Dance

Artspring Women Prisoners See Selves in Greek Tragedy Elektra

Posted By ArtBurst Team
October 21, 2016 at 7:09 PM

Originally published in the Miami Herald on April 15, 2011 The women prisoners at the Homestead Correctional Institution uses art and acting to soothe troubled souls. The modest crowd waits patiently to get inside the Homestead Correctional Institution. Three people at a time pass through a heavy steel door, then a metal detector to find their way to folding chairs in the state prison’s visitors’ room. The audience of lawyers, therapists and artists are not there to visit inmates. Rather, they’re there to watch the prisoners perform the Greek tragedy, Elektra. Sylvia, one of two women in shapeless blue cotton shirts and pants, has a ready smile as she hands out programs. Only a few hints of gray give away the fact that she has been in prison for 26 years. She is one of the actors in the nationally recognized non-profit Artspring program, which uses art-based educational programming to develop life skills for inmates and allow them to tell the story of their lives through art. These women could be serving prison sentences for murder or more. In this crowd, no one asks questions about their past. These community performances, where inmates share original dance and poetry up to four times each year, are all about preparing them for their future. That is one of the most valuable aspects of programs like Artspring, according to the group’s founder and artistic director, Leslie Neal. “Many of these women will be getting out and coming home to their communities,’’ Neal said. “Without programs like these that help raise their self esteem, they won’t make it.” Florida prisoners have a 66 percent rate of returning to prison after release – but Neal says not one of the nearly 40 women Artspring has been tracking over the past 18 years, have returned – especially the ones who have participated a year or more. On this day, the actors are preparing for a full length scripted play for the first time, despite the challenges that prison life presents. They cannot wear costumes. Anything besides prison blues is seen as a flight risk Materials and tools for building props and sets are limited. Those drawbacks don’t stop the Artspring women as they prepare to present the Greek tragedy – where the heroine plotted revenge against her mother and stepfather for the murder of her father, The inmates create costumes by taking brightly-colored plastic table cloths and tying them into togas over their uniforms. Jewels and crowns are made from foil inside popcorn bags. And, in the final scene in Elektra, a red tablecloth is unfurled to represent blood. Performing Elektra was director Lavonne Canfield’s idea. An Artspring faculty member for the past seven years, Canfield also teaches theater at the New World School of the Arts in Miami. “The story of Elektra reminded me of the stories the women in prison would tell me about their own lives,” Canfield says. In this version of Elektra, Canfield revises the ending, giving the heroine power. Nineteen women inmates sign on, making a cast so big that multiple actors share the major roles. After the more than hour-long performance on a recent Sunday, the women mingle with audience members, answering questions, relating how they spent two months poring over the script, discussing the characters’ motivations, and relating them to their own lives. The women reveal what they saw of themselves in their roles. “I could relate to the pain and the anger,” said Rhonda, a tall young woman – one of five actors sharing the role of Elektra. “I could even relate it to my own mother.” She stops and goes to join her fellow actors gathering for a photograph. “I don’t want to talk about it anymore.” She doesn’t have to. During the performance, her furrowed brow and intense eyes communicate exactly what she felt. Another Elektra, 28-year-old Valessa, identifies so much with the character that she writes additional dialogue for the script. Imprisoned since she was 15, Valessa sees herself in the play. “ Elektra was my history,” she says. For Jessica, another young actor who played Elektra, the way some parts of the play fit each actor’s experience seemed uncanny. Incarcerated at 17, Jessica believes she has undergone a process of transformation that she sees in the play as well. “Being an adult now, I can relate to the vengeance I felt as a teenager,” she said. “Because I went through the process of forgiveness, I was able to see through the part of vengeance without totally breaking down.” That forgiveness comes through in the Jessica’s performance. As for Sylvia, the Artspring veteran who has been imprisoned for 26 years, she said she has never given up hope that she may be free again. In the meantime, though, she stays with the program. “I need this to keep me focused. It keeps me human.”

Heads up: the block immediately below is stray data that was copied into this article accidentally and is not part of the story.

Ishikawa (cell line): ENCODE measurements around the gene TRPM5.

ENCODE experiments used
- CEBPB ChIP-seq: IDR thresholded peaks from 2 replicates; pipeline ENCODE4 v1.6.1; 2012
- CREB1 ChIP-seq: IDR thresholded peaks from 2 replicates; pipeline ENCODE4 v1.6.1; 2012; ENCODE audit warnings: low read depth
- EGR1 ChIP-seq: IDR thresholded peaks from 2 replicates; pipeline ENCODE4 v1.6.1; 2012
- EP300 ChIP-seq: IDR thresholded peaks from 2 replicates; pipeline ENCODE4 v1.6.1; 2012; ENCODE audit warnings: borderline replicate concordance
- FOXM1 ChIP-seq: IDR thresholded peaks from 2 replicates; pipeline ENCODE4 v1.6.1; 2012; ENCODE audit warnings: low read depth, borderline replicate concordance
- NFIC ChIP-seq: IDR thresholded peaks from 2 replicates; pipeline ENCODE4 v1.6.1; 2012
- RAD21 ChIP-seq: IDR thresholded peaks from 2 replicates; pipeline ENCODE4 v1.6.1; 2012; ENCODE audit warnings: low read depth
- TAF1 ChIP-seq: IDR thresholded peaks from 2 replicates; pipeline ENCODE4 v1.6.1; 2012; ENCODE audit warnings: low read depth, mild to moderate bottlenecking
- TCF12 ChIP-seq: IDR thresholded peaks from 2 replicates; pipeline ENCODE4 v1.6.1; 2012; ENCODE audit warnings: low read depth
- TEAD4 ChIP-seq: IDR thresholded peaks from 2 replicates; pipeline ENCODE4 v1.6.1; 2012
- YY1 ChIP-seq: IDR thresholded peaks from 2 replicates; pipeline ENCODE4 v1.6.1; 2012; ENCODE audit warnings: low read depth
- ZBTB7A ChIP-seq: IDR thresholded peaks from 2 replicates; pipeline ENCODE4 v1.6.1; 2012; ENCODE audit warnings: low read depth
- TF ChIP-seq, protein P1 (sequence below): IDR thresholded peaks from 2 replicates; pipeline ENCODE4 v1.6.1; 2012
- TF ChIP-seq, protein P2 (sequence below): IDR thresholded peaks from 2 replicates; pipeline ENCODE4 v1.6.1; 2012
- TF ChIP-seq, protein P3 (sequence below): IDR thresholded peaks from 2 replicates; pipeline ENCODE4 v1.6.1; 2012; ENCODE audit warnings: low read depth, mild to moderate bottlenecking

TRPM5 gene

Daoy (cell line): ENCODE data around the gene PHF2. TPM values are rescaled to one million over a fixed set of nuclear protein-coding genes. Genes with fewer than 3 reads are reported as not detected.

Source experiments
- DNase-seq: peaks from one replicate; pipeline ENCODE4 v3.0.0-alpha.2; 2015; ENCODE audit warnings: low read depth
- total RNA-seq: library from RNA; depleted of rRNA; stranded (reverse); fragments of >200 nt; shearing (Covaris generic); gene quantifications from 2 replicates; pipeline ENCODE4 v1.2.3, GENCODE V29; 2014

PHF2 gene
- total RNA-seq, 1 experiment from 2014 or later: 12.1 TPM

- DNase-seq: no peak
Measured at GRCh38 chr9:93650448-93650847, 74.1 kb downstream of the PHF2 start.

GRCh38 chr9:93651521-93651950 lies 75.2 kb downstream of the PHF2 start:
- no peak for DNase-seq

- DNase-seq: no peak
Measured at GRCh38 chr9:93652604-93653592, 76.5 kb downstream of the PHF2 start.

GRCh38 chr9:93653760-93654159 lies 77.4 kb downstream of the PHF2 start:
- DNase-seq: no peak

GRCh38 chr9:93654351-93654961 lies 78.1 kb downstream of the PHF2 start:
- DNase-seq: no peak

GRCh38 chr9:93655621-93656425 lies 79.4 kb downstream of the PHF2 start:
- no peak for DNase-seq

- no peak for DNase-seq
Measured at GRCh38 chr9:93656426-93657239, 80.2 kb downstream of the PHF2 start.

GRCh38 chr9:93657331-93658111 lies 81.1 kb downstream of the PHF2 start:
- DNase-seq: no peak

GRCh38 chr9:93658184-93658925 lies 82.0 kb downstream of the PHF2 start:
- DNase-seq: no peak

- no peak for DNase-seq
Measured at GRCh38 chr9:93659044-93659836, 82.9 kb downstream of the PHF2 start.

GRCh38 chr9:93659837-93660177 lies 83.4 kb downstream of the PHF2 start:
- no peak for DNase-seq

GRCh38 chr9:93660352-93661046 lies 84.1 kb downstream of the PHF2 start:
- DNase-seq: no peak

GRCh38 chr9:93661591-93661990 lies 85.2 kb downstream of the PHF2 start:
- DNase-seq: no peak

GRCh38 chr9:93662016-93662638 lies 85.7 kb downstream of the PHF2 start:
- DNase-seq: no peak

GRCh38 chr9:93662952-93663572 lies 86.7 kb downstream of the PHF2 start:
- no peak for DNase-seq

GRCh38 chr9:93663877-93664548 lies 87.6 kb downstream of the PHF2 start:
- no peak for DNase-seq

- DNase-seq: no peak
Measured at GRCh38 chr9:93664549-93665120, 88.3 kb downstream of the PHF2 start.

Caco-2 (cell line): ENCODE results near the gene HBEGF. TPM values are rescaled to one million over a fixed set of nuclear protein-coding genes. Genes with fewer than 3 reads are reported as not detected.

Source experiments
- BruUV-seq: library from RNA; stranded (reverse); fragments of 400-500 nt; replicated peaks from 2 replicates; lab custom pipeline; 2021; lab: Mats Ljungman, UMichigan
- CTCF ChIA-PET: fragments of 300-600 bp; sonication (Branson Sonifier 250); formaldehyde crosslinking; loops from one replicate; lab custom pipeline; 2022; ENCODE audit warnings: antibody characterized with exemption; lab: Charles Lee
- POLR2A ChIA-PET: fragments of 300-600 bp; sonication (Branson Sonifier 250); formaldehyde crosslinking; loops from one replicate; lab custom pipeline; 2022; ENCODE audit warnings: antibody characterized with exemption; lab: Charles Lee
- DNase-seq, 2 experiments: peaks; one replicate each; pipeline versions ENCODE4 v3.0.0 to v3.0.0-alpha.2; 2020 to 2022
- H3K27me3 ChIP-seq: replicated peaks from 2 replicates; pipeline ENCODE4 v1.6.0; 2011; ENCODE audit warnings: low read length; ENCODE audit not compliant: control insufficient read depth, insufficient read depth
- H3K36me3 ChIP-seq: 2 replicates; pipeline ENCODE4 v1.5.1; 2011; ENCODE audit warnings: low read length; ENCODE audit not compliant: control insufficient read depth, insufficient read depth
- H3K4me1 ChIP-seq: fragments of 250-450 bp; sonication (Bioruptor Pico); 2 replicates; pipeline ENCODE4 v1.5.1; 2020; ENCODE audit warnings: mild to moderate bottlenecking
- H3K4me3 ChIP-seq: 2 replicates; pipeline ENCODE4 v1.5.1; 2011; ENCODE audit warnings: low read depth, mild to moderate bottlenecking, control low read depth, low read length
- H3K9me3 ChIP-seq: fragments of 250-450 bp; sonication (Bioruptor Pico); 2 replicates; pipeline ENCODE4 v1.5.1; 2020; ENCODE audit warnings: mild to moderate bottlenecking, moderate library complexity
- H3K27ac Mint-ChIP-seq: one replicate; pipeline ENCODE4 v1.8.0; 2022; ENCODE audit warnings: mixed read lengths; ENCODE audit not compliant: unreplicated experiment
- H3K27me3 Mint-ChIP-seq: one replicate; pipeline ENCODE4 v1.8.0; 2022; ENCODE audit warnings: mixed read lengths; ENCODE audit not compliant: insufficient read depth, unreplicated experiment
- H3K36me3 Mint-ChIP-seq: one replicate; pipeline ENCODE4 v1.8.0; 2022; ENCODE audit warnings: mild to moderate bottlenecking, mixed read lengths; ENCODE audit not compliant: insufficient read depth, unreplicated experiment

latest posts

Cuban Classical Ballet of Miami is back, with a live &#...

Posted By Orlando Taquechel,

The company’s first and only live performance of 2020 will take place Dec. 5 at The Fillmore Miami Beach.

‘Men Who Dance’ to explore, challenge ideas...

Posted By Jordan Levin,

The show at the Broward Center for the Performing Arts will feature many of Miami’s top artists and companies.

Dance in Miami is alive and thriving … outdoors

Posted By Cameron Basden,

From large organizations such as Miami City Ballet to smaller, site-specific choreography, dance is outside, where the air is fresh, distancing is possible, and live dance can be seen and can thrive.